Do Change Management and Project Management Conflict?
I recently attended a training course which involved staging a team debate on this very question. On hearing the question “Do change management and project management conflict?” my immediate thought was “No, they don’t”, and thankfully my team were asked to argue exactly that in the debate. We had a little time to prepare before standing up in front of our colleagues to go head-to-head…
The case for conflict: The change management-project management tug of war
Our opposition stood up to make their case for conflict between change and project management. Essentially they had two arguments:
- “Change is complex and non-linear, whereas project management is linear. Therefore, the two are in conflict”.
A logical argument I thought, but not one I agree with. I do agree that change and project management are very different, how different really depends on the nature of the project, and that is why the two must be combined. In my mind, if they are at opposite ends of the spectrum, a successful project must include elements of both to be balanced.
- “The end goal / outcome of change projects may not be clear at the outset or may change during the journey. This conflicts with the project management approach of identifying the goal at the outset then ensuring it is delivered”.
Again quite a logical argument, and one I found more difficult to disagree with. However my view is that good project management is not overly rigid or inflexible; it allows for this scenario and there is a process for managing it.
Having listened and responded to the best they had to offer, it was now the turn of my team to be on the front foot and make our case…that change management and project management do indeed need each other to ensure success.
The case for harmony: Change management and project management go hand-in-hand
Our argument ran that the nature of the change can certainly, sometimes defy the rules of project management. Often, but not always, change is complex, non-linear and unstructured and the outcome is determined by people’s behaviours, attitudes and their resulting actions. However, this does not mean change projects must defy the rules of project management entirely. Every successful project I have been involved in has combined the two disciplines, while every unsuccessful project I have been involved in has not. Change management and project management go hand-in-hand and here is why…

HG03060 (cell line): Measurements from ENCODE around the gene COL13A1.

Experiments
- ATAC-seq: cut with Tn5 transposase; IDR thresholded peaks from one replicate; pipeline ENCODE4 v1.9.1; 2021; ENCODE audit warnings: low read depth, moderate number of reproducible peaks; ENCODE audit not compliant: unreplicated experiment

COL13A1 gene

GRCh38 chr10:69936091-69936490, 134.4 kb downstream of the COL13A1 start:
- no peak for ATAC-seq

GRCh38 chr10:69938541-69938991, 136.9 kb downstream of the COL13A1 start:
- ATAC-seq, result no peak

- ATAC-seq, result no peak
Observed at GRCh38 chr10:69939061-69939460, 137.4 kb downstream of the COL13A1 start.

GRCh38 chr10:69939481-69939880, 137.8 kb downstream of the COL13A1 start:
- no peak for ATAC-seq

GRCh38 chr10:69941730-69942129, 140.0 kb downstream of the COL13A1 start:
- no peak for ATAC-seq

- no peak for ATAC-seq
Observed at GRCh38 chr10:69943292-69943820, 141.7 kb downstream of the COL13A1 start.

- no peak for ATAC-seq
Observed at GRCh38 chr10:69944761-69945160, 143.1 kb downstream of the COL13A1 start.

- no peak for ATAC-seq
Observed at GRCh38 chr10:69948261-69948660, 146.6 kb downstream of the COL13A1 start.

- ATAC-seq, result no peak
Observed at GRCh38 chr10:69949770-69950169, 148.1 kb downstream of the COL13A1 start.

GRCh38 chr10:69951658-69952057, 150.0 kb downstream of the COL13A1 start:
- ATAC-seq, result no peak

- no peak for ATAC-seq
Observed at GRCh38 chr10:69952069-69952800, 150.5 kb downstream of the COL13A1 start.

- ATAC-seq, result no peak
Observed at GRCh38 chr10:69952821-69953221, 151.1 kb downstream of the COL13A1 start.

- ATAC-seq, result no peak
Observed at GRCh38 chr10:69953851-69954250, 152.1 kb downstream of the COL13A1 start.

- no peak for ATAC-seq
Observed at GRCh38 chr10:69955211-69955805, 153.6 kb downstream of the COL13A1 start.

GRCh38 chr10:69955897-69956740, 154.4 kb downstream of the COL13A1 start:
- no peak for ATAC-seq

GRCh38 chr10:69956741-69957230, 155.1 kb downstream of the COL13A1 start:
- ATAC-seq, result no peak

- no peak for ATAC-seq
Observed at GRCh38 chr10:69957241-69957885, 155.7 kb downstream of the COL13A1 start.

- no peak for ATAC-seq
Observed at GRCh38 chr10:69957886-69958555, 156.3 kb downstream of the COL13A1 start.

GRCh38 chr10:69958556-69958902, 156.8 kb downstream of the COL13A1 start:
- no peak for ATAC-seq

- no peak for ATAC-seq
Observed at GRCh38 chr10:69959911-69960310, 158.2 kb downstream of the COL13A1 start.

Project management brings the necessary rigour and structure to managing scope, cost, timescales, deliverables and quality, while a good change approach focuses on the ‘softer’, people side of the project, for example:
- ensuring that all stakeholders are identified and engaged in the process;
- agreeing a clear vision to work towards that people can buy into;
- clearly articulating the benefits that will be delivered by the project to increase buy-in;
- identifying the changes required in people’s behaviours and the organisational culture to successfully bring about change
Good project management focuses on outcomes and not just milestones, and is flexible according to the nature of the change.
For example, a simple or incremental change may benefit from tight project management, whereas a complex, behavioural change may require a more flexible project management approach. Either way, change projects without project management are likely to take longer and cost more.
Similarly project management without a suitable approach to change is likely to be strongly resisted by stakeholders and the change is unlikely to ‘stick’ – i.e. the change will not be sustained without changing people’s behaviours. Many projects deliberately combine project and change management methodologies to ensure that change is at the centre and spans all phases of a project, for example combining PRINCE2 with a recognised change management methodology such as PROSCI.
Having made our case for change management and project management harmony, we sat back down for the judges to decide the winner…and yes, we won the day. But that is not important…in my view what matters most is that projects include both change and project management and there is a healthy tension between them. While Project Managers and Change Managers can be very different animals, each needs the other, working within each project’s unique context, to ensure that the benefits of change are fully realised.